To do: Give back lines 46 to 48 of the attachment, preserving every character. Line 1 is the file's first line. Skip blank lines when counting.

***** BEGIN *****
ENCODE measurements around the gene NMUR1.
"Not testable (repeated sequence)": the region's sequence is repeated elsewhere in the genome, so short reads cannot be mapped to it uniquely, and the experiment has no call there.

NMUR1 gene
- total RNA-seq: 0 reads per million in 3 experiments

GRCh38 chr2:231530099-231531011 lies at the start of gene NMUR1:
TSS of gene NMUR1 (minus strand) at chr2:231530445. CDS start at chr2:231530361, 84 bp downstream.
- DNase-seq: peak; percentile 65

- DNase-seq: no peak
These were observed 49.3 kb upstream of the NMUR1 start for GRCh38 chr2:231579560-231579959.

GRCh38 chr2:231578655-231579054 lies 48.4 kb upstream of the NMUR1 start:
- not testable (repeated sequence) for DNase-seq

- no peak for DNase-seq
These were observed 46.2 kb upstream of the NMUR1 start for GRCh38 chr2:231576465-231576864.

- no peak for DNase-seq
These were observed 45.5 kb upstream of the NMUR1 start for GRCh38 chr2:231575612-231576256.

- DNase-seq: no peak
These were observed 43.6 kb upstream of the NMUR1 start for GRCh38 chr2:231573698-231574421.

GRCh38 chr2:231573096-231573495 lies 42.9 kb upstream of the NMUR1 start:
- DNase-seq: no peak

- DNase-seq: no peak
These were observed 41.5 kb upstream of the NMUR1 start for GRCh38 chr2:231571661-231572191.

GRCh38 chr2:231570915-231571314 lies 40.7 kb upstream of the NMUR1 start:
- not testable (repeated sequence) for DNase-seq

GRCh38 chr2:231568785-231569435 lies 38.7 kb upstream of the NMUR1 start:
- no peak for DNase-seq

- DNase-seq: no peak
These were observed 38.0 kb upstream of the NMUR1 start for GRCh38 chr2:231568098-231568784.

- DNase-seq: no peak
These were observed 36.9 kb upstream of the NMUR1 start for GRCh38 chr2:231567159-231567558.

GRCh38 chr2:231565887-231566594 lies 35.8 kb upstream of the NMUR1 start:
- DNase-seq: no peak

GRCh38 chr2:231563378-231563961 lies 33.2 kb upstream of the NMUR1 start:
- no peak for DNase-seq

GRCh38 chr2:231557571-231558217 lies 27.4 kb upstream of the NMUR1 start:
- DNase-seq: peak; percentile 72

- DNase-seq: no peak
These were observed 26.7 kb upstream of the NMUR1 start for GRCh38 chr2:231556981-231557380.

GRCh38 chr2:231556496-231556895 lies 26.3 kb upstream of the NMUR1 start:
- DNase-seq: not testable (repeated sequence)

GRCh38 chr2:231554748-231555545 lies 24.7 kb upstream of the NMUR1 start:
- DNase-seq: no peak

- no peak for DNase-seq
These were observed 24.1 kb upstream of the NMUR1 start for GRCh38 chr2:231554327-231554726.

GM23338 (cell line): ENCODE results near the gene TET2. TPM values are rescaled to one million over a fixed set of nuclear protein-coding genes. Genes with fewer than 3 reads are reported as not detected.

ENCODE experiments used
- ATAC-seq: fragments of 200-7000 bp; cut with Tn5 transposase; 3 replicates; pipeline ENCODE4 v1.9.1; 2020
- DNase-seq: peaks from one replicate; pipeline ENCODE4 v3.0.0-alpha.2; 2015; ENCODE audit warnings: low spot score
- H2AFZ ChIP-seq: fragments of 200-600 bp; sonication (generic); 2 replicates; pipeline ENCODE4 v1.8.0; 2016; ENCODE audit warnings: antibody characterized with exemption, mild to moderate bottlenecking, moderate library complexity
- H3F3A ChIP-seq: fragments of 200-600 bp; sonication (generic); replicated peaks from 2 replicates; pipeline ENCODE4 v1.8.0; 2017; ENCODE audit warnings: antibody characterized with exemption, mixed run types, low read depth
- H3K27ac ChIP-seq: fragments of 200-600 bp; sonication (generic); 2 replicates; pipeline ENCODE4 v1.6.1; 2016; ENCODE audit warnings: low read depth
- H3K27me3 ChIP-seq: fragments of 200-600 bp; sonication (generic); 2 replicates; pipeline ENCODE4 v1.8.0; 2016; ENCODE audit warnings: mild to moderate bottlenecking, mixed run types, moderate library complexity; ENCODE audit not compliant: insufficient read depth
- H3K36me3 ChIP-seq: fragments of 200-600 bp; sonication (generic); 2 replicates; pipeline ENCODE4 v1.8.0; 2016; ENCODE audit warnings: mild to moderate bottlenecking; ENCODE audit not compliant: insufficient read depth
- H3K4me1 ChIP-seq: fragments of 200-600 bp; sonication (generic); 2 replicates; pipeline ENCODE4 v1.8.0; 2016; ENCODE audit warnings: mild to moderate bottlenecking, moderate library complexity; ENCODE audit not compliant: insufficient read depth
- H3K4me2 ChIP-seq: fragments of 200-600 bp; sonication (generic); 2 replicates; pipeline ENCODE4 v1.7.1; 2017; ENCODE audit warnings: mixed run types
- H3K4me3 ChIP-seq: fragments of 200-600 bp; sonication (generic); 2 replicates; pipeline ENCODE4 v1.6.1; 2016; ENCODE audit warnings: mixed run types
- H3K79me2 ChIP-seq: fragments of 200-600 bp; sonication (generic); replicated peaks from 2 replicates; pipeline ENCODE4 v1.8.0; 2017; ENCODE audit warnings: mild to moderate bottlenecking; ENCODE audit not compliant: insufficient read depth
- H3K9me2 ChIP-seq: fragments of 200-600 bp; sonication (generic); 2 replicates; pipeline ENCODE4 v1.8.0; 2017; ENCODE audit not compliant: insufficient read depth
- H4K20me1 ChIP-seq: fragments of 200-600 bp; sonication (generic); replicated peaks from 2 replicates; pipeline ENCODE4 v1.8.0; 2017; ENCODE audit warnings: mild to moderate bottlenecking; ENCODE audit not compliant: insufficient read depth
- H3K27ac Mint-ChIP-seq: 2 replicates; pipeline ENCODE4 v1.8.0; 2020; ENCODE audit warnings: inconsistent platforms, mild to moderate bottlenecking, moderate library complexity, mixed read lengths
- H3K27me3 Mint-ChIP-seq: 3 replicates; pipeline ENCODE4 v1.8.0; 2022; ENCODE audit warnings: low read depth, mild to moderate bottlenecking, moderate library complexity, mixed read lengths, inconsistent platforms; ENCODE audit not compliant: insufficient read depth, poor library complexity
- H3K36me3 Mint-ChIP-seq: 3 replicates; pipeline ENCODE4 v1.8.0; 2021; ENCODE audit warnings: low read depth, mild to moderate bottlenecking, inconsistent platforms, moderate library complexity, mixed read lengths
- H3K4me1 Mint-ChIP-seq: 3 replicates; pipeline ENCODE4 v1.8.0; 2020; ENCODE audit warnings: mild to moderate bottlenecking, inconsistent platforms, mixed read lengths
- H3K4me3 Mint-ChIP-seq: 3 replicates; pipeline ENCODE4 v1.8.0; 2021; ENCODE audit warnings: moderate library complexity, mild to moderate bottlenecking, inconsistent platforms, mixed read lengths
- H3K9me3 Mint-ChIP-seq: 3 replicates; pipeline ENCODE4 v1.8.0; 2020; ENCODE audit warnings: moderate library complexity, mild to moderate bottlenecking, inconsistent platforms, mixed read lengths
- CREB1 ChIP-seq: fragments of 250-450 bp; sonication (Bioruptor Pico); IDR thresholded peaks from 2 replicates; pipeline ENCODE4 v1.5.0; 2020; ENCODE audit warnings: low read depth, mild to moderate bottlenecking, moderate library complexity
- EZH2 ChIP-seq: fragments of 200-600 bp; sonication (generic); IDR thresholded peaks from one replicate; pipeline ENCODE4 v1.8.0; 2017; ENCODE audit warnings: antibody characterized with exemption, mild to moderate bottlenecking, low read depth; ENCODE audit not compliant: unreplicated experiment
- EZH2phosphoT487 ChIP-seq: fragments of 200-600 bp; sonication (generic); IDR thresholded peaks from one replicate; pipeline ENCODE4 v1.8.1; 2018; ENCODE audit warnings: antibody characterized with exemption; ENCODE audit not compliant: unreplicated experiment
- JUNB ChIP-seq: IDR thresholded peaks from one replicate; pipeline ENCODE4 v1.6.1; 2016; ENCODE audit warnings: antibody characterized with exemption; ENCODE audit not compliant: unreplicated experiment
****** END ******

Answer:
- ATAC-seq: fragments of 200-7000 bp; cut with Tn5 transposase; 3 replicates; pipeline ENCODE4 v1.9.1; 2020
- DNase-seq: peaks from one replicate; pipeline ENCODE4 v3.0.0-alpha.2; 2015; ENCODE audit warnings: low spot score
- H2AFZ ChIP-seq: fragments of 200-600 bp; sonication (generic); 2 replicates; pipeline ENCODE4 v1.8.0; 2016; ENCODE audit warnings: antibody characterized with exemption, mild to moderate bottlenecking, moderate library complexity